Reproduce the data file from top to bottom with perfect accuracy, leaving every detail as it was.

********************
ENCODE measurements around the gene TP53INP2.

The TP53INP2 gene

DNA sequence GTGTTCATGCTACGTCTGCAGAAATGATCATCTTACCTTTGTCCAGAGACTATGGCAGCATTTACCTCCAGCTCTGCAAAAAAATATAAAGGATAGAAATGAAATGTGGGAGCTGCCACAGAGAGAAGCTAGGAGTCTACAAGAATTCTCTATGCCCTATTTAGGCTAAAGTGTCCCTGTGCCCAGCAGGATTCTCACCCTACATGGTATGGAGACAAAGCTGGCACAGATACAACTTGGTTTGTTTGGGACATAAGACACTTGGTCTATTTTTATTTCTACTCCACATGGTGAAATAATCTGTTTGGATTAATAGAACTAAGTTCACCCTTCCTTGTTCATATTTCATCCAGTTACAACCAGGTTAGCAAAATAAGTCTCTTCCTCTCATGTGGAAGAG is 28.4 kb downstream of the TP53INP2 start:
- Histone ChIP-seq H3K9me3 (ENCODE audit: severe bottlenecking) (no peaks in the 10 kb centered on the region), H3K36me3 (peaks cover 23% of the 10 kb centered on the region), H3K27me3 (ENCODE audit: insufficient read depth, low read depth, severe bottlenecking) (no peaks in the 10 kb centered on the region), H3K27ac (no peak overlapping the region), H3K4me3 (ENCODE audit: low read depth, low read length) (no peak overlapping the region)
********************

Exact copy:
ENCODE measurements around the gene TP53INP2.

The TP53INP2 gene

DNA sequence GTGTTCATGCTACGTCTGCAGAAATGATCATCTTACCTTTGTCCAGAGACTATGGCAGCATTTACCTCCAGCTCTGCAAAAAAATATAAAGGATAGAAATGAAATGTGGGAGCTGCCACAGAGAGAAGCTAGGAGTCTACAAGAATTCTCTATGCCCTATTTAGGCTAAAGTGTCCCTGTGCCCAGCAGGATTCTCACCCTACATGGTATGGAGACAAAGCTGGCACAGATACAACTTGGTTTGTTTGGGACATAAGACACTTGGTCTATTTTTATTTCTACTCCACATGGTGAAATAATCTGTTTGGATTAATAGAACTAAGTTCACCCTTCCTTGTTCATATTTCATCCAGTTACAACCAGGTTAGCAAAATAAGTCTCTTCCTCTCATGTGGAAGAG is 28.4 kb downstream of the TP53INP2 start:
- Histone ChIP-seq H3K9me3 (ENCODE audit: severe bottlenecking) (no peaks in the 10 kb centered on the region), H3K36me3 (peaks cover 23% of the 10 kb centered on the region), H3K27me3 (ENCODE audit: insufficient read depth, low read depth, severe bottlenecking) (no peaks in the 10 kb centered on the region), H3K27ac (no peak overlapping the region), H3K4me3 (ENCODE audit: low read depth, low read length) (no peak overlapping the region)